(Posted May 17, 2017)
By Kristy Zurbrick, Madison Editor
Through an agreement with county government, Madison Health will save a significant amount of money on refinancing its existing debt and financing its expansion project.
On May 15, the Madison County commissioners agreed to be a conduit for the hospital to secure tax exempt bond financing for up to $45 million. Madison Health CFO Michael Browning predicts the hospital will actually need $39 million. Tax exempt financing allows the hospital to secure a lower interest rate, reducing costs by one-third over taxable interest rates.
The hospital is using Compass Bank to handle the refinancing of debt and financing of the expansion, which includes construction of a new emergency department, cancer center, and offices for medical specialists. No county funds are involved in repayment.
For two years, the bonds will follow a monthly variable interest rate after which a fixed interest rate swap is planned with a 30-year term. The current going fixed rate for this scenario if 3.8 percent. Compass Bank plans to buy and hold the bonds for the first seven years and likely will buy the interest swap, as well, Browning said.
County Commissioner David Dhume said support of the hospital is good for the community. As the hospital grows, so does the community, he said. Commissioner Mark Forrest said cheaper money allows the hospital to do more with its funds.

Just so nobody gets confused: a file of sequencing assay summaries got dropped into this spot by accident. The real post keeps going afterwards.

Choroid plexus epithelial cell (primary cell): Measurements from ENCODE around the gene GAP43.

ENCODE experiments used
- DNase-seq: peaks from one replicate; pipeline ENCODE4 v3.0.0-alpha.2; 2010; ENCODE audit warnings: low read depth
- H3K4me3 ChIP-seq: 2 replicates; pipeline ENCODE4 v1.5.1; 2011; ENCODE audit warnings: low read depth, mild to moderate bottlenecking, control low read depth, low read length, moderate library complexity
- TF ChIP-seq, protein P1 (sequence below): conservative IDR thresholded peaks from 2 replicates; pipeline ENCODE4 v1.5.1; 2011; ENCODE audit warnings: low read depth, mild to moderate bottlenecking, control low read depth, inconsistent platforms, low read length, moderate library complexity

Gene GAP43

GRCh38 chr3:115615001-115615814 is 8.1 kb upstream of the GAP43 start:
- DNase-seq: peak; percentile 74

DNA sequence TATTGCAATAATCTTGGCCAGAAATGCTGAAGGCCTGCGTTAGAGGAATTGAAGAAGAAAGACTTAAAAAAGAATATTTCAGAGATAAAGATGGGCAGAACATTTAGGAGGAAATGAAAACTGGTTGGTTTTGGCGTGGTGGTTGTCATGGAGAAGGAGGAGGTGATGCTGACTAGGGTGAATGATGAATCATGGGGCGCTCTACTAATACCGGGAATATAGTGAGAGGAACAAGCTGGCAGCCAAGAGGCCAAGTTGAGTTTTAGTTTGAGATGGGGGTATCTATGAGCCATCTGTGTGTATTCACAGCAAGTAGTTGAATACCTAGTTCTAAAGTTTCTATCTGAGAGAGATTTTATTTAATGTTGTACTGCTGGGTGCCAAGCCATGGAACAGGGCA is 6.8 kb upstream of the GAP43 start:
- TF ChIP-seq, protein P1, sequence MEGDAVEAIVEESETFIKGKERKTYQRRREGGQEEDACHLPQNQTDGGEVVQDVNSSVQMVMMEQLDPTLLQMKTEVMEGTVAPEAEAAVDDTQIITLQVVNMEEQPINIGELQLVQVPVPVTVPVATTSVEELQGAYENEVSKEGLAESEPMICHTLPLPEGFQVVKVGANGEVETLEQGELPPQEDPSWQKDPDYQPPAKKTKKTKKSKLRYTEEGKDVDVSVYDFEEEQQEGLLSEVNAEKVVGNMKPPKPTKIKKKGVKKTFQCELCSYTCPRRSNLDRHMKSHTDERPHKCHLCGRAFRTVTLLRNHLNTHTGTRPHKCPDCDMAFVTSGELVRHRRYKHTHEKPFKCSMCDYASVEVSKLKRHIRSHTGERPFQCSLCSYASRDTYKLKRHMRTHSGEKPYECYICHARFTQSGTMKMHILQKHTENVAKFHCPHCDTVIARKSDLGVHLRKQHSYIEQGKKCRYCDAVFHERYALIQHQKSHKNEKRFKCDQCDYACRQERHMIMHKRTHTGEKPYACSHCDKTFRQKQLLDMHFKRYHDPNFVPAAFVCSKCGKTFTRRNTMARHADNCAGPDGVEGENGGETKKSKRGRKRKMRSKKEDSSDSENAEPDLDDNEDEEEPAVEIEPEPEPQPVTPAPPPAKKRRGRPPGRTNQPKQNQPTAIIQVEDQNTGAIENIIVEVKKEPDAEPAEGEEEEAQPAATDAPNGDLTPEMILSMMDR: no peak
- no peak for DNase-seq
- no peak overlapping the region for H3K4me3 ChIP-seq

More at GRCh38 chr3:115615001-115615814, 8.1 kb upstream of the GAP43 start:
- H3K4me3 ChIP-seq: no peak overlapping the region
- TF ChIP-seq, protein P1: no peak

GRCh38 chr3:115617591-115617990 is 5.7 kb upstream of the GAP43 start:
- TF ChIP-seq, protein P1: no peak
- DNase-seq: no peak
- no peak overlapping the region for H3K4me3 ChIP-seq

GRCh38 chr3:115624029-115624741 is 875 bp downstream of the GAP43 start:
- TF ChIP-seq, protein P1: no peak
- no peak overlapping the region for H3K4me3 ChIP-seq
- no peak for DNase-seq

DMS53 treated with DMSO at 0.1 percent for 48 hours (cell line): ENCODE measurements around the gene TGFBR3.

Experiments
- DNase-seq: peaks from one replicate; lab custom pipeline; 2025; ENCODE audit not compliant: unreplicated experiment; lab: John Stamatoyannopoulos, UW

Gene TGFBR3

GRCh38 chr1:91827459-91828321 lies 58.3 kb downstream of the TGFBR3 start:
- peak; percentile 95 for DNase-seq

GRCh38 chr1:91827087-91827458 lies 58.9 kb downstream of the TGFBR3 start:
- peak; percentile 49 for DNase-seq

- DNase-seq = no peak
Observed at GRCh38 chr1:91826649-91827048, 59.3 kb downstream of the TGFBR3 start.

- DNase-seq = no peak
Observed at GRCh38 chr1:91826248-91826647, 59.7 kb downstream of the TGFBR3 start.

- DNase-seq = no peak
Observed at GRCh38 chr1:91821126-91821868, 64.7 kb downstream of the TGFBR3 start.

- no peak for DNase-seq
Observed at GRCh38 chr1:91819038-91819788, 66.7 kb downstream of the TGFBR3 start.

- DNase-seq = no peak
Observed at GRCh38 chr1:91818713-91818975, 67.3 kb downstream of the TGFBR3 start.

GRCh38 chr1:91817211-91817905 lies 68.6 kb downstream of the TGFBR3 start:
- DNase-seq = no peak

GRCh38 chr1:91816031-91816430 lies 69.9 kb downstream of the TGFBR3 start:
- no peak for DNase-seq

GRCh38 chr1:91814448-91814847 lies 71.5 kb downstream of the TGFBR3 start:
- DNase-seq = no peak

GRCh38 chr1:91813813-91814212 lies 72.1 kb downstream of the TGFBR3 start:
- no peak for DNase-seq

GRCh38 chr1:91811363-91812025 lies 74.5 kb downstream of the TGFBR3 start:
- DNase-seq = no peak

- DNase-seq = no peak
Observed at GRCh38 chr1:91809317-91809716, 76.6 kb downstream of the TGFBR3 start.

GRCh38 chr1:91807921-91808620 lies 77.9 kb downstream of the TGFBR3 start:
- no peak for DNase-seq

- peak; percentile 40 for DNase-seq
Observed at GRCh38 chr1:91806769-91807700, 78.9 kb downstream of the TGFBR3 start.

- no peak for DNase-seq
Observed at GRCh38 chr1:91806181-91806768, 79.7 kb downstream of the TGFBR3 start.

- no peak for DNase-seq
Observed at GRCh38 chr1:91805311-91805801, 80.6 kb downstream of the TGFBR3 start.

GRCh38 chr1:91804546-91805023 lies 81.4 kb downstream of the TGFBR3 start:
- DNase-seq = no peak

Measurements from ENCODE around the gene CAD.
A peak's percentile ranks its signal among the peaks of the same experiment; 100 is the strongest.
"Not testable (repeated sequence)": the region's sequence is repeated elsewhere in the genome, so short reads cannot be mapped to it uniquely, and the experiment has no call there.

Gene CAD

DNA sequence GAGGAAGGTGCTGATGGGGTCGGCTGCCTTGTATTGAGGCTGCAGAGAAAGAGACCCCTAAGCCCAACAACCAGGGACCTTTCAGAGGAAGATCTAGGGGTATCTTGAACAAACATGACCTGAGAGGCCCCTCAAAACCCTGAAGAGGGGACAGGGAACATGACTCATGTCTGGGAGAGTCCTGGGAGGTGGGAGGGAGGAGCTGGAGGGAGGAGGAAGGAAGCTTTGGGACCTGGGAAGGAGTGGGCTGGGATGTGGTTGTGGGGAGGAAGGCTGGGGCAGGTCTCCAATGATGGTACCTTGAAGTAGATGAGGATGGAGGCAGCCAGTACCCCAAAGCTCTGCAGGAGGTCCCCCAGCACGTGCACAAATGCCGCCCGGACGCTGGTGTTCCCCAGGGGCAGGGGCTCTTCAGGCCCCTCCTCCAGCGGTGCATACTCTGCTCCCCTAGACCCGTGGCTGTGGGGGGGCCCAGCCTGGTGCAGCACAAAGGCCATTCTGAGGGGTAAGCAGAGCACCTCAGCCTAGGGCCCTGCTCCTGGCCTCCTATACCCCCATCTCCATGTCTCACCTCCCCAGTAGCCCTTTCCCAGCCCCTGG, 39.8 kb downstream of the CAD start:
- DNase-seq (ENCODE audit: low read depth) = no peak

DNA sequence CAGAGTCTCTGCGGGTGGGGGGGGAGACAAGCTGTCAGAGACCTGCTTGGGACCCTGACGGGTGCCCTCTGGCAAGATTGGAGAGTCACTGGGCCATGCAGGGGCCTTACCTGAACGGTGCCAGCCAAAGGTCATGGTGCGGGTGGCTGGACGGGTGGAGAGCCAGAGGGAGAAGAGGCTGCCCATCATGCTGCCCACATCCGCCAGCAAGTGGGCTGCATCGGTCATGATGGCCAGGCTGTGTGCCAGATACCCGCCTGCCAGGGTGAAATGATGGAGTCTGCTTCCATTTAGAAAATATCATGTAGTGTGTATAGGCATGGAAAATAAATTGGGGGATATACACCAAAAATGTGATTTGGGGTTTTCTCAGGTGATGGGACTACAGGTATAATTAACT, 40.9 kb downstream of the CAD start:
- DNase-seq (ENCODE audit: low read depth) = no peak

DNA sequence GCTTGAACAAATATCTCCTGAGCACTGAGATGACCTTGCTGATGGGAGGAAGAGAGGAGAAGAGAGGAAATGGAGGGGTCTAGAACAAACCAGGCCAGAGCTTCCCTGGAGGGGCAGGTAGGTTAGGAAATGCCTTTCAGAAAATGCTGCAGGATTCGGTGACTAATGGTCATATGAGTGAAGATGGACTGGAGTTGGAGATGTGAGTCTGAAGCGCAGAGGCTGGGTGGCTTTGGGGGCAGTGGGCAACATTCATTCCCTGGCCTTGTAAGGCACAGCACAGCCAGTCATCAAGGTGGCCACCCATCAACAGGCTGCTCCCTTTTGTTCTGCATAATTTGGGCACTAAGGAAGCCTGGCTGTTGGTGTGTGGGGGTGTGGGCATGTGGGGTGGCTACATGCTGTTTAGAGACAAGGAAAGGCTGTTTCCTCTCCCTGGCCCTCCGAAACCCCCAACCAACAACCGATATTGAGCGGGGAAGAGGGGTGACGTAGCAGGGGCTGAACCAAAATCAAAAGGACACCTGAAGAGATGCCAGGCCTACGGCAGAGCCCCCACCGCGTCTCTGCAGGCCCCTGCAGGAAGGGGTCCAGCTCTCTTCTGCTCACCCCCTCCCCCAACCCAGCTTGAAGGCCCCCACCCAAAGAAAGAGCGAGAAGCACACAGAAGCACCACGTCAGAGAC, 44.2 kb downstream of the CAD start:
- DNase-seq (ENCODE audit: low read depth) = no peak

In other action, the commissioners, who also serve as the county park board, approved funding for two projects at the Little Darby Nature Preserve, located east of Plumwood in Monroe Township.
Capabilities Inc., an organization that helps youths build life and job skills, is committing four or five teens to perform volunteer work in the London area June 5-29. During good weather, the teens will apply herbicides to invasive honeysuckle at the 214-acre property. During bad weather, they will perform indoor tasks for the city of London.
Julia Cumming, who works for the Madison County Soil and Water Conservation District and serves as a consultant to the park board, asked for $300 to outfit the crew with a pump sprayer, chemicals, gloves, and disposable coveralls. A representative of the state Forest Service will be on hand to train and help the teens.
The commissioners also approved setting aside $175 for shelters and stakes to protect newly planted burr oak trees from deer damage. The row of trees sits between the preserve’s prairie area and a farm field. Jerry Miller, a volunteer with the Friends of Madison County Parks and Trails, initiated the project.
In general discussion, Forrest raised the possibility of creating an annual budget for the park board to cover such expenses in the future. He said it wouldn’t be big, but it would be a start.